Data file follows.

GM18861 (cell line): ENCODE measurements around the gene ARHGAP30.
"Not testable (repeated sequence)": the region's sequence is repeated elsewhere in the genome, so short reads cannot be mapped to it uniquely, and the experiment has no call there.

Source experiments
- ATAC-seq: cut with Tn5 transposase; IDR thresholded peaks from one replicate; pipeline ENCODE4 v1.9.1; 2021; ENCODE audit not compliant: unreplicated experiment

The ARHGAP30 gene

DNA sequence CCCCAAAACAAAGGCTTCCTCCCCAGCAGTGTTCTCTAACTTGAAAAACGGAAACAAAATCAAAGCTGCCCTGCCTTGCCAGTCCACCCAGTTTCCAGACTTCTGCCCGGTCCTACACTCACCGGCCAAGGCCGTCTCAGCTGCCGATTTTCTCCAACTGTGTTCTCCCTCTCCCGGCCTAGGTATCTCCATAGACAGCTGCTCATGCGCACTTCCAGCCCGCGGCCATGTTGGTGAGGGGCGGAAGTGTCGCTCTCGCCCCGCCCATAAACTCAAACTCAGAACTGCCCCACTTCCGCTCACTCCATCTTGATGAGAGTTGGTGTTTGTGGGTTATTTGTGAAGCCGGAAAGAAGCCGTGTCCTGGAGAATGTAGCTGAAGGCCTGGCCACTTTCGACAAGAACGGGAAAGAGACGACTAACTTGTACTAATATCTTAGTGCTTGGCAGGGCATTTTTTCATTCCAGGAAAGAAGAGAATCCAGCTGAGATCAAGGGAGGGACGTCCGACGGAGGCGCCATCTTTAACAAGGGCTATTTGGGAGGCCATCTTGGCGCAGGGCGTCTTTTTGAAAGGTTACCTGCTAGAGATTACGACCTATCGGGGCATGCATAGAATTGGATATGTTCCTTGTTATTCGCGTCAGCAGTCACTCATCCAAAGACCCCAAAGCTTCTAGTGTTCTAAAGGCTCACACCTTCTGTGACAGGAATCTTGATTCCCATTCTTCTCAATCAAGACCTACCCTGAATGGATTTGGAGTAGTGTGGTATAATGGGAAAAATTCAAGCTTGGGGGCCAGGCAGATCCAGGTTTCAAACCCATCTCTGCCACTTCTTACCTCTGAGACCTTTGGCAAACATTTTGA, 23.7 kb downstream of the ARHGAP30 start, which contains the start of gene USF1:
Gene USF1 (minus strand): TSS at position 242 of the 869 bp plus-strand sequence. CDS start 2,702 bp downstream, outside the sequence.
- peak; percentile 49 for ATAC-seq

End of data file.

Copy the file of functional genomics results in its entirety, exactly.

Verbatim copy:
GM18861 (cell line): ENCODE measurements around the gene ARHGAP30.
"Not testable (repeated sequence)": the region's sequence is repeated elsewhere in the genome, so short reads cannot be mapped to it uniquely, and the experiment has no call there.

Source experiments
- ATAC-seq: cut with Tn5 transposase; IDR thresholded peaks from one replicate; pipeline ENCODE4 v1.9.1; 2021; ENCODE audit not compliant: unreplicated experiment

The ARHGAP30 gene

DNA sequence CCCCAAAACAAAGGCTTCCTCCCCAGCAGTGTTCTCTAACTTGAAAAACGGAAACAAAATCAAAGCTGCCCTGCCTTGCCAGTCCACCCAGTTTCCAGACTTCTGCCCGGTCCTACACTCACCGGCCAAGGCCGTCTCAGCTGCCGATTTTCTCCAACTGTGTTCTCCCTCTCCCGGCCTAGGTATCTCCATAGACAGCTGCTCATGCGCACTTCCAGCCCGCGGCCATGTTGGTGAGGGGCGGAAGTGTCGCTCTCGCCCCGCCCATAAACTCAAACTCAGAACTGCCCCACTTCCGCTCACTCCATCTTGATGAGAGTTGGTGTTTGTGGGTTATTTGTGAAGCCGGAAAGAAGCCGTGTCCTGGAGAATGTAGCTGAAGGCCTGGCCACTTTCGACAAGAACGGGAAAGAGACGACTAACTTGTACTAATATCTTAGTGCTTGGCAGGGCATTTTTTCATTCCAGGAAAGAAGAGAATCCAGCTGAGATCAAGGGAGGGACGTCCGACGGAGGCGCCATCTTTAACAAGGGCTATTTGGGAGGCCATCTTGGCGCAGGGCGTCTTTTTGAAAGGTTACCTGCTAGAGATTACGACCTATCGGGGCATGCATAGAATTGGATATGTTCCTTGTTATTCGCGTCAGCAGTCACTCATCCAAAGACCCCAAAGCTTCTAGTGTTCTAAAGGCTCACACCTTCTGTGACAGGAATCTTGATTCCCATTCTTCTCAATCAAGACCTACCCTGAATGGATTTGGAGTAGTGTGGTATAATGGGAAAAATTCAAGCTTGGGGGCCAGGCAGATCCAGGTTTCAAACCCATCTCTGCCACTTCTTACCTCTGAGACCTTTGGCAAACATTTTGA, 23.7 kb downstream of the ARHGAP30 start, which contains the start of gene USF1:
Gene USF1 (minus strand): TSS at position 242 of the 869 bp plus-strand sequence. CDS start 2,702 bp downstream, outside the sequence.
- peak; percentile 49 for ATAC-seq